I like the way this reads, I like the way it rhymes and I don't like the way it makes me feel, which says you've done a fine job with the piece, doesn't it?

 

"screaming out in vain I shout

"Damn this night and damn my doubts!"

frigid now my bones do break

as the pain does penetrate

fiercely piercing my lost soul

which has wandered in this cold

wondered have I why I cry

contemplate or even try

nothing matters in this mess

as I try to catch my breath"

 

I especially love the above lines. I find it to be an excellent piece of work.

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rosschandler
Thank you very much, Ross, for coming back with some details on this. It clears up some things. Yes, Longfellow's "The Song of Hiawatha" ("By the shores of Gitche Gumee/By the shining Big-Sea-Water") is the classic example of trochaic tetrameter in English, and it's my understanding he employed that as a choice in meter to mimic the Finnish epic poem "Kalevala." I am fluent in Estonian (also a Finno-Ugric language), and in addition to having similar languages, Finnish and Estonian cultures have other similarities. For example, our epic poem is called "Kalevipoeg" ("Son of Kalev") and is also written in trochaic tetrameter. Trochaic meter might be easier to achieve in Estonian (and probably Finnish, too), because every polysyllabic word in Estonian begins with a stressed syllable; if it doesn't, the word is probably a "borrowed" word from another language.

 

Tyger Tyger is an example of trochaic tetrameter ... The first syllables are always stressed in my poetry. in this poem the lines begin with a headless iamb causing each line to have a masculine ending on a stressed beat. this poemtry would be considered catalectic trochaic tetrameter. a feminine tetrameter should have 8 syllables and still have four stressed beats. 7 syllables would end on a masculine stressed syllable. This form was not very popular in the english language as championed by Shakespeare and Pope which flowed iambically in ten syllables five feet ... pure tetrameter through out a poem from first line to last is very rare. Many times for the sake of a certain word usage an anapeste or headless iamb may be employed. Ceasures and didactyls will slip in.

Well this offers a different perspective. In "The Tyger," Blake writes,

 

"Tiger, Tyger, burning bright

In the forests of the night,"

 

and the whole poem continues in this rhythm. But how do we scan it? I suppose this might be one way:

 

/ ^TY / ger TY / ger BUR / ning BRIGHT /

/ headless iamb / iamb / iamb /iamb /

 

When scanned like this, it appears to be iambic tetrameter. I suppose another way to scan it would be:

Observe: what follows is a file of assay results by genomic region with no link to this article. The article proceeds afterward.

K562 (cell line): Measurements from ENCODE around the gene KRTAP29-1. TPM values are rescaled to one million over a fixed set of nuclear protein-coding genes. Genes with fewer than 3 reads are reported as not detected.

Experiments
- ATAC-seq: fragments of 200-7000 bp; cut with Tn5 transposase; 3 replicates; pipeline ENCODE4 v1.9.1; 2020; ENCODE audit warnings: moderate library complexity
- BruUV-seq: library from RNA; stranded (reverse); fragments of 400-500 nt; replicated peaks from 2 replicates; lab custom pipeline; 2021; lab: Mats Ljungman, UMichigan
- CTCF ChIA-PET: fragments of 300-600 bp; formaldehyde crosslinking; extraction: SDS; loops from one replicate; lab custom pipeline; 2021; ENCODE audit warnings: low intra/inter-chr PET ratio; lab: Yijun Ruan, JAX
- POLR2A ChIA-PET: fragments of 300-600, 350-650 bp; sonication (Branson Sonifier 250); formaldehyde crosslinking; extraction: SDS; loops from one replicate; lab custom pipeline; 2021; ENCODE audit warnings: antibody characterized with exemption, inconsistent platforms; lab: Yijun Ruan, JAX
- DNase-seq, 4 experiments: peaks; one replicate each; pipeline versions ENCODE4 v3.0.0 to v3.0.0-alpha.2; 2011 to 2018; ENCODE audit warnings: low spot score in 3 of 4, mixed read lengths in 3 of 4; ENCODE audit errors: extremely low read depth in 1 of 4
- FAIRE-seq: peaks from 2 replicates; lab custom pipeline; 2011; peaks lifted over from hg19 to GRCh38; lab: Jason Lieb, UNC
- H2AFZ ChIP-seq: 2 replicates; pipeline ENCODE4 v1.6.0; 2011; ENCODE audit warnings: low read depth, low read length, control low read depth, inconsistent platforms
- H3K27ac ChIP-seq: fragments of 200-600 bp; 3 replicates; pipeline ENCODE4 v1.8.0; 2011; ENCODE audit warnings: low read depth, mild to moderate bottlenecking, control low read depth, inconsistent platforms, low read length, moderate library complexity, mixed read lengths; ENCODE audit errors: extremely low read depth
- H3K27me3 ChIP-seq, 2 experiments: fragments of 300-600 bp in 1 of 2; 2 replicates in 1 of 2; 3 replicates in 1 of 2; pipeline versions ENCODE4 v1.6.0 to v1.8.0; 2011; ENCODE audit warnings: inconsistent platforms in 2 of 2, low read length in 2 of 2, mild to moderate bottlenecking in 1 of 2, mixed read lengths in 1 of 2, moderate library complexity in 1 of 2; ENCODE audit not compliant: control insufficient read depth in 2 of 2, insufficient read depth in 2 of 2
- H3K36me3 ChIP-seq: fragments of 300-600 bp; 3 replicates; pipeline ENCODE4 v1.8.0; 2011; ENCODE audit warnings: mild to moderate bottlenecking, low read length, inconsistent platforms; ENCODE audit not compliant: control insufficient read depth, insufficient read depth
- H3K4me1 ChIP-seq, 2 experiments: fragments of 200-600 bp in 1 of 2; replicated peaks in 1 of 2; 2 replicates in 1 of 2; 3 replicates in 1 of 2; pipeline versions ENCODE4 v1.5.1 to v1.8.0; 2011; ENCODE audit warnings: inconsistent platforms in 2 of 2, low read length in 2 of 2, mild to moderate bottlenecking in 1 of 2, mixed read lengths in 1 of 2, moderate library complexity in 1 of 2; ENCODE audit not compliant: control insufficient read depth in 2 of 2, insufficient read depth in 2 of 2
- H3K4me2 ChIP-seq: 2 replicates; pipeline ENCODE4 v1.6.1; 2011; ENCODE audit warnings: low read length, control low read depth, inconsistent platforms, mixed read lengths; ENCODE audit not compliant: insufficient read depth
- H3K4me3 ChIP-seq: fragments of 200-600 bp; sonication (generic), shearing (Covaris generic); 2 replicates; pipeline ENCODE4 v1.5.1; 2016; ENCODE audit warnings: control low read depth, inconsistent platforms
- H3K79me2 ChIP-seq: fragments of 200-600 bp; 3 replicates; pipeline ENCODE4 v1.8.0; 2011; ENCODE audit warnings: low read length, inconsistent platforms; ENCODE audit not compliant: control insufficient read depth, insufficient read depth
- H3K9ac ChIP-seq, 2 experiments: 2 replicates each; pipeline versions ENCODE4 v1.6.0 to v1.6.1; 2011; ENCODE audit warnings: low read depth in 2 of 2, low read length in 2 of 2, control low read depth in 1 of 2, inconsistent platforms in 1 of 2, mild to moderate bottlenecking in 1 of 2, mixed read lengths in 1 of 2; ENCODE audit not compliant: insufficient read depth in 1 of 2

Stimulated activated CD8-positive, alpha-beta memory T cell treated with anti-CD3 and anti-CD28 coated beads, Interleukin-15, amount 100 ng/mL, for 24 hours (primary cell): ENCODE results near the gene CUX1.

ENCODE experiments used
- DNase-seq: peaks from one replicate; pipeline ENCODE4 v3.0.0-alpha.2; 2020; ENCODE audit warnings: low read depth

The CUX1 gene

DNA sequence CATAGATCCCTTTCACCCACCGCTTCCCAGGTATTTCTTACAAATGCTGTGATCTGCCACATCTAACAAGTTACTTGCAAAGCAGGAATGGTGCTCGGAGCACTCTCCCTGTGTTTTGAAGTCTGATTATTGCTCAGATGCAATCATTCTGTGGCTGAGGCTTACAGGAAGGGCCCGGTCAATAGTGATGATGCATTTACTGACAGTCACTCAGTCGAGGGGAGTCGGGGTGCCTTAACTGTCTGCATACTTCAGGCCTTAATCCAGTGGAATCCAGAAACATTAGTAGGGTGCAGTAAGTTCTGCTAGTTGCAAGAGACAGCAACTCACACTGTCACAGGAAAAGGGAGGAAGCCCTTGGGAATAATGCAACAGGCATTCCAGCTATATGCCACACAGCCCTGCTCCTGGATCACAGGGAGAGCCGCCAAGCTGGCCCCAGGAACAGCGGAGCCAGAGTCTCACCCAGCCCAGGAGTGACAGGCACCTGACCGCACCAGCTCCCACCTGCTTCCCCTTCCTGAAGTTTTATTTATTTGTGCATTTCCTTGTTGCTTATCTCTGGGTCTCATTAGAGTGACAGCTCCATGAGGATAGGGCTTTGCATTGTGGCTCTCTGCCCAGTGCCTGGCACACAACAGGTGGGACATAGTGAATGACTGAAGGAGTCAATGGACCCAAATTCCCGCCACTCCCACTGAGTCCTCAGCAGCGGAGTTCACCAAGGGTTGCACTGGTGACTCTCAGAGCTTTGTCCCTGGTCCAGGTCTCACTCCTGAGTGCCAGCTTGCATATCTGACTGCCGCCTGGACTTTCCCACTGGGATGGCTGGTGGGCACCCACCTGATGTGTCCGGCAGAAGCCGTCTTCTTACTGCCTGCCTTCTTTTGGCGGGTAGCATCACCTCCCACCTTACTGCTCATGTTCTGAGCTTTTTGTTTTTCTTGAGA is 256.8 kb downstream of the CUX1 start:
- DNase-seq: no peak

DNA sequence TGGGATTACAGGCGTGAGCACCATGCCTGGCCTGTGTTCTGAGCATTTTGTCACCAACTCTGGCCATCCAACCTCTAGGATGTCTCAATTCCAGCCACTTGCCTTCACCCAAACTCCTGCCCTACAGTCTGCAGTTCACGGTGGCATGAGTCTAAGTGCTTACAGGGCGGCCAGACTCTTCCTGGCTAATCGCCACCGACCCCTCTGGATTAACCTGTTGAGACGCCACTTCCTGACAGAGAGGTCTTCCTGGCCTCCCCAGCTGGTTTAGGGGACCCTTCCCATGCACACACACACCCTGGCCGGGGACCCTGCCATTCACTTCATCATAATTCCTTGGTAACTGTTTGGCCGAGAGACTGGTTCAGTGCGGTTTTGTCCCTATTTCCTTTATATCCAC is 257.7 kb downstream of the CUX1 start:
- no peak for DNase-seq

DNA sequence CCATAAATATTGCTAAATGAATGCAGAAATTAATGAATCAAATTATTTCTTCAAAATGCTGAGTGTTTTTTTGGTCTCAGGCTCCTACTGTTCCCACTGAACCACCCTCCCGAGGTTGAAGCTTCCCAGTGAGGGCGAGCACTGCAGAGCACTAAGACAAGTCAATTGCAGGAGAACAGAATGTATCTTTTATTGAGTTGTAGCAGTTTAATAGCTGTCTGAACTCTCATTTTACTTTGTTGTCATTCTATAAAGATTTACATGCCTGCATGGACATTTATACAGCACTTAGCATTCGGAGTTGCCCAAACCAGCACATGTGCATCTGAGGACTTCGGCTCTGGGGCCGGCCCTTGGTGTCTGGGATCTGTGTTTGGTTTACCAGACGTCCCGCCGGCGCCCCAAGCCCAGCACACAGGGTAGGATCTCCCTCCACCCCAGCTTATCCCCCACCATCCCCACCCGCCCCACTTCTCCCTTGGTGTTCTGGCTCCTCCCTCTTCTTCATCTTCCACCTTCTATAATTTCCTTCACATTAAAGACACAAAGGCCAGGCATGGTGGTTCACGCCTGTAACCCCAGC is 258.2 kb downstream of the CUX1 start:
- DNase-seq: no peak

/ TYger / TYger / BURning / BRIGHT ^ /

/ trochee / trochee / trochee / tailless trochee /

 

So, are your poem and "The Tyger" written in iambic pentameter with each line beginning with a headless iamb, or they written in iambic tetrameter with each line ending in a tailless trochee? I suppose, as the old saying goes, it's "six of one, half dozen of another." The only thing I would posit is that, if we call it the latter, then your (and Blake's) lines definitely begin with trochees (and not headless iambs).

 

Tony

 

being estonian you know exactly what trochees mean to poetry. scansion can be tricky. trochaic tetrameter was early identified as the most devilish meter to accomplish because the english speaking poet had to make sure his english speaking audience read his line properly. the tendancy for english speakers to naturally speak iambically is very overwhelming.

Tyger Tyger is similar to my poem here in being seven syllabels catalectic trochaic tetrameter. ending on a stressed syllable or creating as u see as a tailess trochee is same as beginning with a headless iamb....like you said just matter how you see it. but this technique is used predominantly in rhyming trochaic tetrameter. so tyger tyger is this way. hiawatha is not.

here is excerpt from scansion expert timothy steele explaining this:

 

Poets who rhyme in trochaic verse often drop the final unaccented syllable from the line. This procedure is called “catalexis” (a word related to the Greek katalektikos, “incomplete”), and it spares the poet the necessity of using disyllabic rhymes, which tend to jingle. Stopping at the seventh position, that is, allows the poet to rhyme securely on a single metrically accented syllable. Elizabeth Barrett Browning’s “The Best,” a poem in catalectic trochaic tetrameter, illustrates this procedure. (I’ll use a caret to indicate the omitted final syllable of the measure.)

 

m33a.gif

m33b.gif

 

and this poem illustrates all the forms together:

Indeed, because the four-beat line is so emphatic, it is possible to mix all of the iambic-trochaic possibilities together and still maintain some sense of metrical coherence. As evidence of this, we can cite Keats’s “Give me Women, Wine, and Snuff,” a little six-line tour de force consisting of two catalectic trochaic tetrameters, two acatalectic trochaic tetrameters, and two iambic tetrameters:

m38.gif

m39.gif

m40.gif

 

at the end of the day one should write what naturally flows. and although i speak english my poetry rhymes and thus much of my poetry is seven syllables ending masculine with accented syllable. i do rhyme eight syllable trochaic tetrameter ending feminine.

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rosschandler
Hi! I have always been told that if I cannot work with the technical, to simply state my opinion of the work, how it makes me feel, etc. In this case and discussion, that's all I can do, no education in any of this, so I won't even try to pass myself.

 

I like the way this reads, I like the way it rhymes and I don't like the way it makes me feel, which says you've done a fine job with the piece, doesn't it?

 

"screaming out in vain I shout

"Damn this night and damn my doubts!"

frigid now my bones do break

as the pain does penetrate

fiercely piercing my lost soul

which has wandered in this cold